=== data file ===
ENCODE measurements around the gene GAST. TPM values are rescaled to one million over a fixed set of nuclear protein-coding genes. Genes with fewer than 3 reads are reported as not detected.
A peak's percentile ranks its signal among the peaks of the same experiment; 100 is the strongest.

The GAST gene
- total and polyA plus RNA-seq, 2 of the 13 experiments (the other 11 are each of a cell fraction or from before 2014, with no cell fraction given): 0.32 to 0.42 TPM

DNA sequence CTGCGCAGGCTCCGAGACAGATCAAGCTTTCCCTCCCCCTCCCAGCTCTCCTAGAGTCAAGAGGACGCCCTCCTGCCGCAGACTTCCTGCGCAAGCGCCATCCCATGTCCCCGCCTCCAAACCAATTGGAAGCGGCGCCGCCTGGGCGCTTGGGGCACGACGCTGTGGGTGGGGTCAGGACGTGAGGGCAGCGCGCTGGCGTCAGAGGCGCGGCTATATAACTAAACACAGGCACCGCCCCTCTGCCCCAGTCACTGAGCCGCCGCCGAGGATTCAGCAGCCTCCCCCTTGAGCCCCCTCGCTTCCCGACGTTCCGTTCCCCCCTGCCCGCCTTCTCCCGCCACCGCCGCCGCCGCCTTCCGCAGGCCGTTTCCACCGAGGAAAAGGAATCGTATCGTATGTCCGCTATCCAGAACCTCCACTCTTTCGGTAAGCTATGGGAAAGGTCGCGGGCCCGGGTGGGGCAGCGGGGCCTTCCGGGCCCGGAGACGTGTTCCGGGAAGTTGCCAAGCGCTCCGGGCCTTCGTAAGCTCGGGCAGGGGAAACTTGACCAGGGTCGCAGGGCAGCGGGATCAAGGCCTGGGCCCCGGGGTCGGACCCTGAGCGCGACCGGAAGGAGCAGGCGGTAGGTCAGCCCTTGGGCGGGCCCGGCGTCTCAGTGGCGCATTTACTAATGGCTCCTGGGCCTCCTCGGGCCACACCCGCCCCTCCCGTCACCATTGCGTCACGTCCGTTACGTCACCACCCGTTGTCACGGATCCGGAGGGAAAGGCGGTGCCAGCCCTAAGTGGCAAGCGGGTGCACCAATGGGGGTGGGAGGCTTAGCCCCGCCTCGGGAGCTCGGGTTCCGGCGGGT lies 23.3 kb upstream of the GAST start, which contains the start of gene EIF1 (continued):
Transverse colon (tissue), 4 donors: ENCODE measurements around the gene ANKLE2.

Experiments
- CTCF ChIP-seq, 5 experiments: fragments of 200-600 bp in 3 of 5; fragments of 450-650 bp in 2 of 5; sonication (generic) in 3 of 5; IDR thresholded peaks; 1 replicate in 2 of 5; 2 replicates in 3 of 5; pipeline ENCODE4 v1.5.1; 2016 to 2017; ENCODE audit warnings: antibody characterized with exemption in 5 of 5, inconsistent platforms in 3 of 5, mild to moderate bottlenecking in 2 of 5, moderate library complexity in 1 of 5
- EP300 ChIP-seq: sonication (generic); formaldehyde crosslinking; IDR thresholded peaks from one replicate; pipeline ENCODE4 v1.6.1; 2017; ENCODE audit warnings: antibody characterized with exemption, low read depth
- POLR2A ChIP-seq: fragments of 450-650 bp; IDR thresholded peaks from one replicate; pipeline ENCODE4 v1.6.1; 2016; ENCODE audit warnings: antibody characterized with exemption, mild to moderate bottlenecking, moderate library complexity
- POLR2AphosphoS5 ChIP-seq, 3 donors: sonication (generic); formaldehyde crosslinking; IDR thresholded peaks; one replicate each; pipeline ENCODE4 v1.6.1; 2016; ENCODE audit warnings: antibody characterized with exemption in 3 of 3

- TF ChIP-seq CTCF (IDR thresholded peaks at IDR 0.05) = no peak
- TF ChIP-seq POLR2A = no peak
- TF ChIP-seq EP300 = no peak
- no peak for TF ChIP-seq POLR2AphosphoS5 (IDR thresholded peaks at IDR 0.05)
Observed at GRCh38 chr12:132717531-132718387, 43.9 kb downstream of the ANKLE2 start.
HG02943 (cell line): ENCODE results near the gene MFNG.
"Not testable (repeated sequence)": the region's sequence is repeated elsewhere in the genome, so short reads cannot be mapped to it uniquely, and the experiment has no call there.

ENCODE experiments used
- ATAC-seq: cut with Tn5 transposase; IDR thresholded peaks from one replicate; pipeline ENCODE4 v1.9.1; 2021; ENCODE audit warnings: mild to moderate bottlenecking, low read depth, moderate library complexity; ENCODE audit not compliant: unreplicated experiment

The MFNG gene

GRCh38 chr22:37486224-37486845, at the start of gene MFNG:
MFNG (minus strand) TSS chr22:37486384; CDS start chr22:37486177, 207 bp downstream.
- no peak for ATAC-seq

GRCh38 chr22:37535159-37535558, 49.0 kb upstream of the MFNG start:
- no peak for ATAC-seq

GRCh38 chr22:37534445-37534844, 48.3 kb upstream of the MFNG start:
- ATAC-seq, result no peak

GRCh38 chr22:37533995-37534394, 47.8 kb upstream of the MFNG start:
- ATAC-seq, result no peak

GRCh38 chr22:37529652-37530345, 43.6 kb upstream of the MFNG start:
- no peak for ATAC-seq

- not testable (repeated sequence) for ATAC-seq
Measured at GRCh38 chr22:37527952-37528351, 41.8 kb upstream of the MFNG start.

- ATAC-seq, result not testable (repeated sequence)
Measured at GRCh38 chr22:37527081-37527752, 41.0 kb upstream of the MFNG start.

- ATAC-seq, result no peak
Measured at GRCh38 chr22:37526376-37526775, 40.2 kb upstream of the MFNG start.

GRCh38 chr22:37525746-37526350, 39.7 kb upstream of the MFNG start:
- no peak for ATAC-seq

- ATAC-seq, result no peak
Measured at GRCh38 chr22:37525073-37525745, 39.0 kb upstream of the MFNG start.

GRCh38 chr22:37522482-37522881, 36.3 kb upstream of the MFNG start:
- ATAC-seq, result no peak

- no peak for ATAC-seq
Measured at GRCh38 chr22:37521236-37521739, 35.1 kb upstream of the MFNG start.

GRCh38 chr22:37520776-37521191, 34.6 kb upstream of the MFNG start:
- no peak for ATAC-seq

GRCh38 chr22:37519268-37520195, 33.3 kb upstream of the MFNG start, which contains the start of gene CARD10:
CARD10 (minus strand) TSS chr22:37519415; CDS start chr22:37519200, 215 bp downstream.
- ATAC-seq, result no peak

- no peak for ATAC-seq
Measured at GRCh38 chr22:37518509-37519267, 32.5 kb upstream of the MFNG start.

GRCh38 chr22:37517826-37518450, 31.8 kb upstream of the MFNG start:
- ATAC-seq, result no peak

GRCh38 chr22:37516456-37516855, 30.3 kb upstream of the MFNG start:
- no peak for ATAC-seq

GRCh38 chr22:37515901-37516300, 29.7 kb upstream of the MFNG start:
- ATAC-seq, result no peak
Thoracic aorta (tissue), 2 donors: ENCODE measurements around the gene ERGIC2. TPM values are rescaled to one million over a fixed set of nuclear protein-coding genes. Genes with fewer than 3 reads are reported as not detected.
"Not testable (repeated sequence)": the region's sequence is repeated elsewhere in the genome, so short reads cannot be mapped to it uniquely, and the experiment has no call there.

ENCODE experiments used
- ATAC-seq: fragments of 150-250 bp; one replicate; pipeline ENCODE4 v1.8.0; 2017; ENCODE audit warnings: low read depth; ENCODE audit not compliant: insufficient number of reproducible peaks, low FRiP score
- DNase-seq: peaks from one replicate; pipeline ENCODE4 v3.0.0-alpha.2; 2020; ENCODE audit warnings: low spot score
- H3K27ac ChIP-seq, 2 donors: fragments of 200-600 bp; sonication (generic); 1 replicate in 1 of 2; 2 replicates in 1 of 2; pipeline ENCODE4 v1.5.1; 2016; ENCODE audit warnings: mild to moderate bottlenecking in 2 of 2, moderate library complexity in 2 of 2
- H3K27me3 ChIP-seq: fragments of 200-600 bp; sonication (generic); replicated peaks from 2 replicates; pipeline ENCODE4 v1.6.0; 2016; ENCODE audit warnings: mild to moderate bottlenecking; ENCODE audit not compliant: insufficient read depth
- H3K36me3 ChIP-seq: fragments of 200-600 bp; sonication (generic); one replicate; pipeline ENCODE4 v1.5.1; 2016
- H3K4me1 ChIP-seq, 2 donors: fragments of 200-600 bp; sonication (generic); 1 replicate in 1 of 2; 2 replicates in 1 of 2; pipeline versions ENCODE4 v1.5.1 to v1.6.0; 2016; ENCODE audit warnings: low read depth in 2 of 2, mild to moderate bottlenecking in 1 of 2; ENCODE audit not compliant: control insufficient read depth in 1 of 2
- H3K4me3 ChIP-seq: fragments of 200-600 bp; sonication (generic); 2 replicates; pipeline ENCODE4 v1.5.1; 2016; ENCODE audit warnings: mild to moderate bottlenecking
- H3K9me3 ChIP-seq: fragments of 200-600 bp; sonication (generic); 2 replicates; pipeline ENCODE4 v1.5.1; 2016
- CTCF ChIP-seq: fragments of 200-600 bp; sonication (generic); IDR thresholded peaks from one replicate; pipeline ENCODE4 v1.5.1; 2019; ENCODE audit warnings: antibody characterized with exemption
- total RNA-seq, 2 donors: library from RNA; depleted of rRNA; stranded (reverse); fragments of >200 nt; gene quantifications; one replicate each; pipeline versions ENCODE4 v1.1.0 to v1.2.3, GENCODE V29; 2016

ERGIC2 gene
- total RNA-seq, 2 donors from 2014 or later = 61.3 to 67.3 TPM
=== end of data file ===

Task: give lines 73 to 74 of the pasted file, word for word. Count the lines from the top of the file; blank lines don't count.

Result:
ERGIC2 gene
- total RNA-seq, 2 donors from 2014 or later = 61.3 to 67.3 TPM